By interpreting Pharaoh’s dreams, Joseph essentially saves Egypt and his own family. There is no doubt the famine would have caught the Egyptians off guard. The Nile River allowed the Egyptians to live independently from the whims of rain. Floodwaters brought fertile soil to replenish the land and obviated the need to irrigate. The annual flooding of the Nile is still celebrated as a two-week national holiday known as Wafaa El-Nil.
The river’s cycles took on religious significance and Egyptians believed that the Nile flooded every year because of Isis’s tears of sorrow for her dead husband, Osiris. The Egyptian year was divided into the three seasons of Akhet (Inundation), Peret (Growth), and Shemu (Harvest). Akhet covered the Egyptian flood cycle. This cycle was so consistent that the Egyptians timed its onset using the heliacal rising of Sirius, the key event used to set their calendar. The annual cycle granted Egypt an annual cycle of plenty.
Therefore, Joseph’s revelation was shocking to Pharaoh, and none of his wise men or magicians could grasp the dreams or their implications. Joseph’s vision transcended the annual Nile cycle and required relating to the nation’s needs on a multi-year basis. Thus, Pharaoh sought a man of grander vision who could guide Egypt through fourteen years of feast and famine.
This Biblical story of large economic trends was used by 20th-century Jewish mathematician Benoit Mandelbrot to devise what he called the Joseph effect. Mandelbrot’s theory, in short, postulates that movements over time tend to be part of larger trends and cycles more often than being random. In Mandelbrot’s theory, seven good years are known as the Joseph Effect, while the seven bad years are known as The Noah Effect.
The seven-year cycle is commonly found in modern economic analysis as a predictor of recession timing. Mandelbrot used the Biblical narratives to show that man was inherently attuned to cycles in nature and wanted to become better able to predict future outcomes from recent experience. Mandelbrot theorized that human behavior is affected in great part by recent experience, with a tendency to forget some of the more random, and disruptive, lessons of the distant past.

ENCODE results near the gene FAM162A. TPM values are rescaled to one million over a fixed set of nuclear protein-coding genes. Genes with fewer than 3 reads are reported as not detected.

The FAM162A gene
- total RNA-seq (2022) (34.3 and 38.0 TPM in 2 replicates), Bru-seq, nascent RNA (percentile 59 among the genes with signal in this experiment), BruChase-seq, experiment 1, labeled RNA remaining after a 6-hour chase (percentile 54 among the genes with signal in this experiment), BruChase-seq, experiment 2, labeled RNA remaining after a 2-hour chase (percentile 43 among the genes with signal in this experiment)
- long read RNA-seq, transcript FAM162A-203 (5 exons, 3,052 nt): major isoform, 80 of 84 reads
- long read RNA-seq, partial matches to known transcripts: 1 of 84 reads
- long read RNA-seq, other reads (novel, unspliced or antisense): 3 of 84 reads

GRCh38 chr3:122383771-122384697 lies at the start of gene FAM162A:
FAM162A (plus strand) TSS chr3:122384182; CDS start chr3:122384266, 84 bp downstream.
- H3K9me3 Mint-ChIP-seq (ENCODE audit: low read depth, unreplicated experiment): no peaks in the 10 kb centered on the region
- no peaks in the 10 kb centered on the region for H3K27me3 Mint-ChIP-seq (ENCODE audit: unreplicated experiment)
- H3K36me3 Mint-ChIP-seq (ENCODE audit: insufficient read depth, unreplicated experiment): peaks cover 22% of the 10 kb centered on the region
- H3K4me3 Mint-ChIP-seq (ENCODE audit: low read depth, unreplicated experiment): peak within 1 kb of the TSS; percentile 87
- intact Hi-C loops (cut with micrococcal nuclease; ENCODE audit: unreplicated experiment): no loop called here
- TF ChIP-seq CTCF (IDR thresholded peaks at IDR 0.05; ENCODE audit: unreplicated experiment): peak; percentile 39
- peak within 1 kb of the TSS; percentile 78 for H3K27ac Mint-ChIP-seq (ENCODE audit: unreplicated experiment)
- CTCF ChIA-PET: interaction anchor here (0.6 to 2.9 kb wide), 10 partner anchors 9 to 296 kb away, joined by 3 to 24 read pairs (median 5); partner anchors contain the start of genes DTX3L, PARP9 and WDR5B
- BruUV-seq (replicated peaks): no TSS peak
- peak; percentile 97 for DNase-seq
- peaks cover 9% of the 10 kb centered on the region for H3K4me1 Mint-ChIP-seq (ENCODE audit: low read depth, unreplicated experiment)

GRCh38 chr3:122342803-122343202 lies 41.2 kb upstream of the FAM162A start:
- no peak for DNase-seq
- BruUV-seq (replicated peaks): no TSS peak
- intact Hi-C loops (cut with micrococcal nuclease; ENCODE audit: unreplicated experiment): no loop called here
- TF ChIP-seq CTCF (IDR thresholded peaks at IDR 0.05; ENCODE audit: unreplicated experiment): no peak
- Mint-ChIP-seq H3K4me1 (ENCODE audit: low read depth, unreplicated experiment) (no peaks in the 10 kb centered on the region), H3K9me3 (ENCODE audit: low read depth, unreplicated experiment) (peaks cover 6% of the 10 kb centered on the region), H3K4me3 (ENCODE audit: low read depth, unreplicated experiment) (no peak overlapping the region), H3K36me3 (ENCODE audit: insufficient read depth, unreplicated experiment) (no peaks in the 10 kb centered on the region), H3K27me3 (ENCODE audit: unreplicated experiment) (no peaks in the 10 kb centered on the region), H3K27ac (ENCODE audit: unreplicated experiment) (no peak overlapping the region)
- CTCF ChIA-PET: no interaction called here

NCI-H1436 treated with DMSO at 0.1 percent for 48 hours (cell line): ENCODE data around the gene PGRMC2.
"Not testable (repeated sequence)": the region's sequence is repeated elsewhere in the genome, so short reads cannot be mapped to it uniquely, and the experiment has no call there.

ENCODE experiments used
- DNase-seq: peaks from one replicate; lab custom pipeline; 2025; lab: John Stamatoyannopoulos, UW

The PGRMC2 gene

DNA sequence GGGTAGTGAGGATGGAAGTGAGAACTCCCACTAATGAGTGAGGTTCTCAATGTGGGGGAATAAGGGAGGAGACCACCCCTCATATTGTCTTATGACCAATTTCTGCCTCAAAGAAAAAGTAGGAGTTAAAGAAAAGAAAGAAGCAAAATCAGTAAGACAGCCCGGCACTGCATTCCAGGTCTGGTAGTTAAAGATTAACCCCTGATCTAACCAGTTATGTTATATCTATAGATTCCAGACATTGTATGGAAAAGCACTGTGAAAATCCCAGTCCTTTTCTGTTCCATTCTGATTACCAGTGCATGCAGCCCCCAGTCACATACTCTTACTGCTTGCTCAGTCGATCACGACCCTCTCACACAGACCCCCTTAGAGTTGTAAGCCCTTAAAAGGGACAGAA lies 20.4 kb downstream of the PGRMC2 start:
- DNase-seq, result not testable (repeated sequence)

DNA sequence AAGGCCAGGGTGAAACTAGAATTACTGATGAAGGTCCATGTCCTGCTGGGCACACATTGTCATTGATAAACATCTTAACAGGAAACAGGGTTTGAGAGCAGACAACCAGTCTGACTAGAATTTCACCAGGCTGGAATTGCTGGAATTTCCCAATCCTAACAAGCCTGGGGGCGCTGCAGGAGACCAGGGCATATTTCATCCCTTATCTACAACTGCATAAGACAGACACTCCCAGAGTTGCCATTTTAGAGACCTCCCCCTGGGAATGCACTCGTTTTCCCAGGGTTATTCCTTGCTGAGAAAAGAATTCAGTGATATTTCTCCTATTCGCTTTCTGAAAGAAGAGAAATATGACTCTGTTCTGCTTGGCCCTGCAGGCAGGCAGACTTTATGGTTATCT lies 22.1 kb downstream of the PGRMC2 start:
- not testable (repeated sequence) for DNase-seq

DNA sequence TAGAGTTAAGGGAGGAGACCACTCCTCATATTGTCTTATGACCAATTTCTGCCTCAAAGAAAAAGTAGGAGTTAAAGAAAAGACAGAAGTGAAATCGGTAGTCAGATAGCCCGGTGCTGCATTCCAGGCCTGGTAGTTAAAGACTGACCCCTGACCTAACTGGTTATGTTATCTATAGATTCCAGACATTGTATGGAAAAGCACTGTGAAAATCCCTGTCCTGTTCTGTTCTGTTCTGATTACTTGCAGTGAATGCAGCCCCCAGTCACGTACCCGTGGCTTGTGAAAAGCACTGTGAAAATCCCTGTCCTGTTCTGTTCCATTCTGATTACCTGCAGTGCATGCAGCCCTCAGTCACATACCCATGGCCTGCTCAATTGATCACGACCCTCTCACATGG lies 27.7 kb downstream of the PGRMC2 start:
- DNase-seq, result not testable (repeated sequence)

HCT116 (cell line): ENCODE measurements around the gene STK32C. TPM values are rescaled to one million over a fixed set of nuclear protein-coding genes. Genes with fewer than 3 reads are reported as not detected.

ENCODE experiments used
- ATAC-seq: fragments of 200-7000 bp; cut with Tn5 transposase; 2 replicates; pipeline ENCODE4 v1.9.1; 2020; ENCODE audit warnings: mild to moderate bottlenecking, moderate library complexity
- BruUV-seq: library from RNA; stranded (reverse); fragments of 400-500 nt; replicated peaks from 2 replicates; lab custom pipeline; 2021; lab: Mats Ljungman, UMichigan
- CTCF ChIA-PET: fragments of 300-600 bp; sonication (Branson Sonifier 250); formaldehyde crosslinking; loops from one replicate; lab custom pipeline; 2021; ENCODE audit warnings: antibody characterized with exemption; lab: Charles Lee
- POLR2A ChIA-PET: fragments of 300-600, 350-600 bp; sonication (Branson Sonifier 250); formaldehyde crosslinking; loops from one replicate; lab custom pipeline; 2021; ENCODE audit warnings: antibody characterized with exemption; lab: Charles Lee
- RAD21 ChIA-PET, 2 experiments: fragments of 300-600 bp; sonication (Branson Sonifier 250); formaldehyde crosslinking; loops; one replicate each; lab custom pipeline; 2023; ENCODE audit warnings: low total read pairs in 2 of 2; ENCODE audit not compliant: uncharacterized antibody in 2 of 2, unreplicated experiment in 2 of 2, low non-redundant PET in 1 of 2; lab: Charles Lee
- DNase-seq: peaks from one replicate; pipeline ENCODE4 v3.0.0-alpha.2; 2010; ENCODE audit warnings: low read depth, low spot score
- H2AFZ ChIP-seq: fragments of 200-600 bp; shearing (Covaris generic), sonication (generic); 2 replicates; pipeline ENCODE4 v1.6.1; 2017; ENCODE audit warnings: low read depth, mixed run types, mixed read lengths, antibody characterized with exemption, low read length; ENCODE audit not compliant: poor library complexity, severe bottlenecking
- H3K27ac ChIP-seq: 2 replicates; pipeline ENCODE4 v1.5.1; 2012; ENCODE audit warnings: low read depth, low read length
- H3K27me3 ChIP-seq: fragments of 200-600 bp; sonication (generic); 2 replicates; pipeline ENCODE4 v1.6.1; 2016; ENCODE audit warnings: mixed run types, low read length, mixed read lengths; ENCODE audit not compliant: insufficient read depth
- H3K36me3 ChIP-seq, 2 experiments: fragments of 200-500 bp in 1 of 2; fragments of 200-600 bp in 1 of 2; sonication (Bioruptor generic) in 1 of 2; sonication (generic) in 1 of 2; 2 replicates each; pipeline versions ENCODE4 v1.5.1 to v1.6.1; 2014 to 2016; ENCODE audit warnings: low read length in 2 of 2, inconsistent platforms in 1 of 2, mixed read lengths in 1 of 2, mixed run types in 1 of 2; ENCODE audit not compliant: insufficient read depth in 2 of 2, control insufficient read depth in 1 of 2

Meaning that according to Mandlebrot’s theory of economics, the seven years of plenty would make the Egyptians forget that famine was a possibility. With storehouses full to overflowing with fresh grain, no precautions would be taken for the possibility of famine. And, likewise, the seven thin cows would eat up the seven fat cows, leading the people to forget the years of plenty. They would fail to take full benefit of the bounty once it arrived.
This multi-year vision of the agriculture cycle was reflected in the mitzvah of the shemitta; the sabbatical year. Joseph’s strategy of saving during the years of plenty is reflected in the Torah’s description of the shemitta (Leviticus 25:20-22):
And should you ask, “What are we to eat in the seventh year, if we may neither sow nor gather in our crops?” I will ordain My blessing for you in the sixth year, so that it shall yield a crop sufficient for three years. When you sow in the eighth year, you will still be eating old grain of that crop; you will be eating the old until the ninth year, until its crops come in.
Even though Joseph displayed his wisdom by interpreting his dreams, Pharaoh still felt hard-pressed to find a man of greater vision who could guide Egypt through a fourteen year economic cycle of feast and famine. Bringing about the solution would require handing over control of Egypt, clearly something Pharaoh would be reluctant to do. But suddenly Pharaoh sees the answer literally in front of his eyes (Genesis 41:39):
And Pharaoh said to his courtiers, “Could we find another like him, a man in whom is the spirit of Hashem?” So Pharaoh said to Yosef, “Since Hashem has made all this known to you, there is none so discerning and wise as you. You shall be in charge of my court, and by your command shall all my people be directed; only with respect to the throne shall I be superior to you.”
Just as God had granted Joseph the wisdom to a larger understanding of what was coming and how to prepare, Pharaoh understood that it was Joseph’s deep relationship with God that would lead him to use his power for the greater good rather than abuse his power for personal aggrandisement.